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China's Nationalization Of N-95 Mask Manufacturers Triggers US Shortages

Shivdeep Dhaliwal
·2 mins read

The Chinese government has nationalized its large N95 mask manufacturers, making it difficult and expensive for importers in the United States to access the much needed medical product.

What Happened

iPromo, a large importer of N95 masks and other pandemic related medical goods, had orders comprising millions of N95 masks canceled last week. The importer’s CEO, Leo Friedman, told Forbes, “[The N95 masks] were for hospitals and state governments. We told them last week that we can’t get them.”

According to Forbes, the Chinese government is in full control of the supply of N95 masks, having taken over manufacturers such as Dasheng Health Products and banning them from engaging directly with buyers. Buyers now have to source these products through middlemen, leading to a seven-fold increase in price.

Friedman stated, “There are only a handful of N95 factories in China and now they are all enforcing the nationalization. They are busy with back orders to service Russian and European orders, I was told.”

Why It Matters

Before the pandemic struck, China manufactured half of the world’s masks, and as of last month, it ramped up supply 12-fold but secured most of the output for domestic use, reported The New York Times.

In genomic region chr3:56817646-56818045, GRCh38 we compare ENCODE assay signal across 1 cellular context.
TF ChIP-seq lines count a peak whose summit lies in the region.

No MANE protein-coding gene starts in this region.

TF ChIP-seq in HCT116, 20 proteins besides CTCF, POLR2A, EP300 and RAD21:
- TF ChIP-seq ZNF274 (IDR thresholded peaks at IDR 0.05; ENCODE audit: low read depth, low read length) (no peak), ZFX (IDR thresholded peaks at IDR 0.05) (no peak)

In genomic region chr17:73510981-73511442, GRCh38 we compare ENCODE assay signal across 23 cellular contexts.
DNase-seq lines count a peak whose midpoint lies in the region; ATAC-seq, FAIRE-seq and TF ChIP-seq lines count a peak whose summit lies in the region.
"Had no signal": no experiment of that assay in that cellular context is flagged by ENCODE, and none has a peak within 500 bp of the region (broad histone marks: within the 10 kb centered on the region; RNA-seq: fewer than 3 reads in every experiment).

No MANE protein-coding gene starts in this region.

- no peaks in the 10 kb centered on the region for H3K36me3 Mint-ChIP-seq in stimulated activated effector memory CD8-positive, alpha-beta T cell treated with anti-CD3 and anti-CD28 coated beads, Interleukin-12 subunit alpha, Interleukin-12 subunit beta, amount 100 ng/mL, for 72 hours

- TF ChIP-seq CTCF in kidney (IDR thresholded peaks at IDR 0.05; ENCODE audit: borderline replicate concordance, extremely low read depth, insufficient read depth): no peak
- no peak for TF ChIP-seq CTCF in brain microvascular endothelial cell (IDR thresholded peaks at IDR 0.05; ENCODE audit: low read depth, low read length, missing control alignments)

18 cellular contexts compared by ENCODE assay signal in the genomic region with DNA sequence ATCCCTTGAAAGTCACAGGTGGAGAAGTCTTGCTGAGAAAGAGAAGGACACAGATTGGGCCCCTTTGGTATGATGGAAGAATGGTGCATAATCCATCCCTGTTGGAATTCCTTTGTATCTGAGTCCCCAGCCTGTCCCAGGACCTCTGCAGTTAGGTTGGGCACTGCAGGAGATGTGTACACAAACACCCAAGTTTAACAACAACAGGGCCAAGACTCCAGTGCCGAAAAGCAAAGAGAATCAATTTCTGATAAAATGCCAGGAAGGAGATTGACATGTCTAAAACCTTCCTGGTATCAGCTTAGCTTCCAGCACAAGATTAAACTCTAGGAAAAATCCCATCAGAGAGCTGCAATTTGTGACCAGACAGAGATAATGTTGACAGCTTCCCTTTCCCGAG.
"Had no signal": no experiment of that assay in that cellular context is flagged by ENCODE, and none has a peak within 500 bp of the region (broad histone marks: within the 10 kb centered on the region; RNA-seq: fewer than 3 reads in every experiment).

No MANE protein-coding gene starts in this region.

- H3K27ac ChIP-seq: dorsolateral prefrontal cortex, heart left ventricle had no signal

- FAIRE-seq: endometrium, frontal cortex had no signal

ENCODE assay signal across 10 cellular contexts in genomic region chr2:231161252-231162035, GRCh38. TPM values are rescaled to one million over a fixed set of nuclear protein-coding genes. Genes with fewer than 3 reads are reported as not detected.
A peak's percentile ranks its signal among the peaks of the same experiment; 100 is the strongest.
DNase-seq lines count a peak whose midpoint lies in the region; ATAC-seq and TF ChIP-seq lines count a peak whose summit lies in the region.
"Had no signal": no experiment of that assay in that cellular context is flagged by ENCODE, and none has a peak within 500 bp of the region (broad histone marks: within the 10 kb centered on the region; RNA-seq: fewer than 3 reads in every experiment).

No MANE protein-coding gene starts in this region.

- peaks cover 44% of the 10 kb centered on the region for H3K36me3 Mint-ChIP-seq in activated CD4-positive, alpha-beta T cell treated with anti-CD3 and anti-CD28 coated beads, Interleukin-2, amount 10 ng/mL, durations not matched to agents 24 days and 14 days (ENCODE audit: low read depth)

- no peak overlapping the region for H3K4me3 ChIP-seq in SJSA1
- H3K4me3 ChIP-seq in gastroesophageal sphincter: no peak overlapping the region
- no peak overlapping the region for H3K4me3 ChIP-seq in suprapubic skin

Peter Navarro, an adviser to President Donald Trump, told the Times that Beijing had taken over factories that made masks on behalf of U.S. companies. He stated that the Chinese had chosen to “nationalize effectively 3M, our company.”

Earlier in April, President Trump imposed the Defense Production Act, which gives the federal government rights over managing operations at 3M Co (NYSE: MMM). Florida officials alleged that 3M was prioritizing sales to foreign governments at the cost of American healthcare workers.

The company agreed to produce 100 million masks a month, but after the Center for Disease Control and Prevention stated that masks prevent COVID-19, the U.S. need for them escalated to 50 billion pieces, a gap the company cannot plug. The outbreak has exposed the vulnerabilities of U.S. dependence on China, which has now translated into potential health and business risks, reports Forbes.

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